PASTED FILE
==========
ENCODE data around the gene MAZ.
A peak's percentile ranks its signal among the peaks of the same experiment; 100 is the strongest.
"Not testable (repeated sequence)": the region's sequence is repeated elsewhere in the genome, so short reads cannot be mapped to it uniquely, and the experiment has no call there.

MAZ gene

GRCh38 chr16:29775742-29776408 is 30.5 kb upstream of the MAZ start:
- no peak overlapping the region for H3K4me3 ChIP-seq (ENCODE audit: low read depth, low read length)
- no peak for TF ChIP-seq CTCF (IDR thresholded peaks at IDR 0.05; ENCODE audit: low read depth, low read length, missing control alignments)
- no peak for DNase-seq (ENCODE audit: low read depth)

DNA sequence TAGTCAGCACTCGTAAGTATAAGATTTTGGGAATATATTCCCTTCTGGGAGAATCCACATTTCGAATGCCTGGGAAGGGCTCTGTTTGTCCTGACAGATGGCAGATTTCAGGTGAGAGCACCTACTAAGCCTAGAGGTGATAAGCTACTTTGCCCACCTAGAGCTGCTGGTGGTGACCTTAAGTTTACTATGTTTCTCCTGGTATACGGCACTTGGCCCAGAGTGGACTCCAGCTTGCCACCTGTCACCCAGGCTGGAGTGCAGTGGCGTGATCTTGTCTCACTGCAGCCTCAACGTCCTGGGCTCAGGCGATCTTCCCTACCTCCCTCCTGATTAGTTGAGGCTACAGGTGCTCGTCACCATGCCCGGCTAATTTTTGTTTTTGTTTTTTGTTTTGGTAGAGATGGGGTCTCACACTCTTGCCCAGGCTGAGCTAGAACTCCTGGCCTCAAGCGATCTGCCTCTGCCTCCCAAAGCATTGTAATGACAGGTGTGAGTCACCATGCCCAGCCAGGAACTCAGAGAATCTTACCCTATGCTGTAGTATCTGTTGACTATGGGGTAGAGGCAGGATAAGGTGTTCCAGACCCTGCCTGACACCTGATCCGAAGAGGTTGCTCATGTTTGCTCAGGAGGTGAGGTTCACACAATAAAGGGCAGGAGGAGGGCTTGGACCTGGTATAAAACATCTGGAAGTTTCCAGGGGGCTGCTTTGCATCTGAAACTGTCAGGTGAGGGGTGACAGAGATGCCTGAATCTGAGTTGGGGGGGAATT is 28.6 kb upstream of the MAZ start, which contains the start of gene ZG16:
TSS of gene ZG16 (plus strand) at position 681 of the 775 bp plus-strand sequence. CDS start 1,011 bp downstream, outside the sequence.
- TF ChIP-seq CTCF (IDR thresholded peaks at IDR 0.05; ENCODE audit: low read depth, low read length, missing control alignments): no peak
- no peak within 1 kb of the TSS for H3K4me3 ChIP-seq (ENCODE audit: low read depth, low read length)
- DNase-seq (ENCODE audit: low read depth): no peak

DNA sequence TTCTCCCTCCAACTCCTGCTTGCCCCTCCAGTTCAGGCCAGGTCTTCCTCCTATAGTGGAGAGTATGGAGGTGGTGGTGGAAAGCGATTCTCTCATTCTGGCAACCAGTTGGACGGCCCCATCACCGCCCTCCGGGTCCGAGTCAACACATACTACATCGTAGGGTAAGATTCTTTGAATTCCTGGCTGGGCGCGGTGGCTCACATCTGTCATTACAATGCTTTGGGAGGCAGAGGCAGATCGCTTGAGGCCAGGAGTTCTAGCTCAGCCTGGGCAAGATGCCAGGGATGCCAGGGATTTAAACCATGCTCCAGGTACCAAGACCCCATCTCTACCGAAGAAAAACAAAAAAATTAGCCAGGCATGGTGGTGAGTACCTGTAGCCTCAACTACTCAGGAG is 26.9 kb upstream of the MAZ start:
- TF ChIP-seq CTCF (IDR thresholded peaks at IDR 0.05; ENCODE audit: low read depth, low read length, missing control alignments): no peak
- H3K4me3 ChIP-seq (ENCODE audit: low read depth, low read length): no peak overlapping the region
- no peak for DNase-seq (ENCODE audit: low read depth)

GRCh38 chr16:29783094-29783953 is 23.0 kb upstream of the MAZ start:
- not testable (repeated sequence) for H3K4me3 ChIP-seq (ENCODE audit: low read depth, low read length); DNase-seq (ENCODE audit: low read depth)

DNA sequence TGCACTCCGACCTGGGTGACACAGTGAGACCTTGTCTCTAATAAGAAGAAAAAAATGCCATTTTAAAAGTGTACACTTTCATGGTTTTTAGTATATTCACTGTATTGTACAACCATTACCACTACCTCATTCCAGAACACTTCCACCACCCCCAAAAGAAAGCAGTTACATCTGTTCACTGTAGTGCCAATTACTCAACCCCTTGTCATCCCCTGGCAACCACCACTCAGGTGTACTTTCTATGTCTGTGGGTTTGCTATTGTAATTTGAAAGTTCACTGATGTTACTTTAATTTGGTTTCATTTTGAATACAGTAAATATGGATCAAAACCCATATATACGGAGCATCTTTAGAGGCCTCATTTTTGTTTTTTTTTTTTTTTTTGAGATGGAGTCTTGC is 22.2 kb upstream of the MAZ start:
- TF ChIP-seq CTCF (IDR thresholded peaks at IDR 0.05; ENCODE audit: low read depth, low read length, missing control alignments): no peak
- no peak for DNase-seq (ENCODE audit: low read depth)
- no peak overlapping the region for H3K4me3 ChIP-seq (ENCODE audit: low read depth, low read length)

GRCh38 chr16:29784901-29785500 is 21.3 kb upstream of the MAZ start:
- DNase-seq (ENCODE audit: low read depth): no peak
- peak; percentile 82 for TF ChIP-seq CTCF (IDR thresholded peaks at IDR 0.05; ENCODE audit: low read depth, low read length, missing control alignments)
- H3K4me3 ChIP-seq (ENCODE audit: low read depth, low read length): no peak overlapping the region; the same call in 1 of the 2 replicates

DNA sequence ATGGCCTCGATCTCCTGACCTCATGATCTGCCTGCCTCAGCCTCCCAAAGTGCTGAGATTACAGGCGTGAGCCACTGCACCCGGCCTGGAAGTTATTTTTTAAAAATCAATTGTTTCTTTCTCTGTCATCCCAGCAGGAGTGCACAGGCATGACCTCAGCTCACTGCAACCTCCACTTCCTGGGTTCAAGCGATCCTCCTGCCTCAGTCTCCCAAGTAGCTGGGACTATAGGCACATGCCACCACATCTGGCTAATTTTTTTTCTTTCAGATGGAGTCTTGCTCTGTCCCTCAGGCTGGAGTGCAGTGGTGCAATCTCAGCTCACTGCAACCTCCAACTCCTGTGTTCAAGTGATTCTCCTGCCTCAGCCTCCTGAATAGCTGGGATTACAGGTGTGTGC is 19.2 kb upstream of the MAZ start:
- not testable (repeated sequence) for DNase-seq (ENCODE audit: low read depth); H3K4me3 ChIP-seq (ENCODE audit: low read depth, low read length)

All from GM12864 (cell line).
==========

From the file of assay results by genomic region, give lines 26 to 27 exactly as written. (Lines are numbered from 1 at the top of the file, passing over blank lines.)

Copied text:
- peak; percentile 82 for TF ChIP-seq CTCF (IDR thresholded peaks at IDR 0.05; ENCODE audit: low read depth, low read length, missing control alignments)
- H3K4me3 ChIP-seq (ENCODE audit: low read depth, low read length): no peak overlapping the region; the same call in 1 of the 2 replicates